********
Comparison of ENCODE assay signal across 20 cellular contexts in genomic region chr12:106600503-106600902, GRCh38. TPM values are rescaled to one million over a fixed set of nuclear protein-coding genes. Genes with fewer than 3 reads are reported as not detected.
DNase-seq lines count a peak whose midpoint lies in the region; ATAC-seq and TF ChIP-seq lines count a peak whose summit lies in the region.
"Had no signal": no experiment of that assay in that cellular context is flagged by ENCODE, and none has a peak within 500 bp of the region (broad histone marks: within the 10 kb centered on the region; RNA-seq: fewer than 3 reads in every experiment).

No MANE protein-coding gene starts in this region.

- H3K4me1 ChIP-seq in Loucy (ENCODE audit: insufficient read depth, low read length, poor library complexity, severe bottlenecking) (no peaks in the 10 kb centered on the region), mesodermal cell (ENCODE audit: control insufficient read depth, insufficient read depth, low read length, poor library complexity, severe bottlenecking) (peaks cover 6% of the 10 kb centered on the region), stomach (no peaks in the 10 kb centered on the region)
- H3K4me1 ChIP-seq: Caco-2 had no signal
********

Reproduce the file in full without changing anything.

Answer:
Comparison of ENCODE assay signal across 20 cellular contexts in genomic region chr12:106600503-106600902, GRCh38. TPM values are rescaled to one million over a fixed set of nuclear protein-coding genes. Genes with fewer than 3 reads are reported as not detected.
DNase-seq lines count a peak whose midpoint lies in the region; ATAC-seq and TF ChIP-seq lines count a peak whose summit lies in the region.
"Had no signal": no experiment of that assay in that cellular context is flagged by ENCODE, and none has a peak within 500 bp of the region (broad histone marks: within the 10 kb centered on the region; RNA-seq: fewer than 3 reads in every experiment).

No MANE protein-coding gene starts in this region.

- H3K4me1 ChIP-seq in Loucy (ENCODE audit: insufficient read depth, low read length, poor library complexity, severe bottlenecking) (no peaks in the 10 kb centered on the region), mesodermal cell (ENCODE audit: control insufficient read depth, insufficient read depth, low read length, poor library complexity, severe bottlenecking) (peaks cover 6% of the 10 kb centered on the region), stomach (no peaks in the 10 kb centered on the region)
- H3K4me1 ChIP-seq: Caco-2 had no signal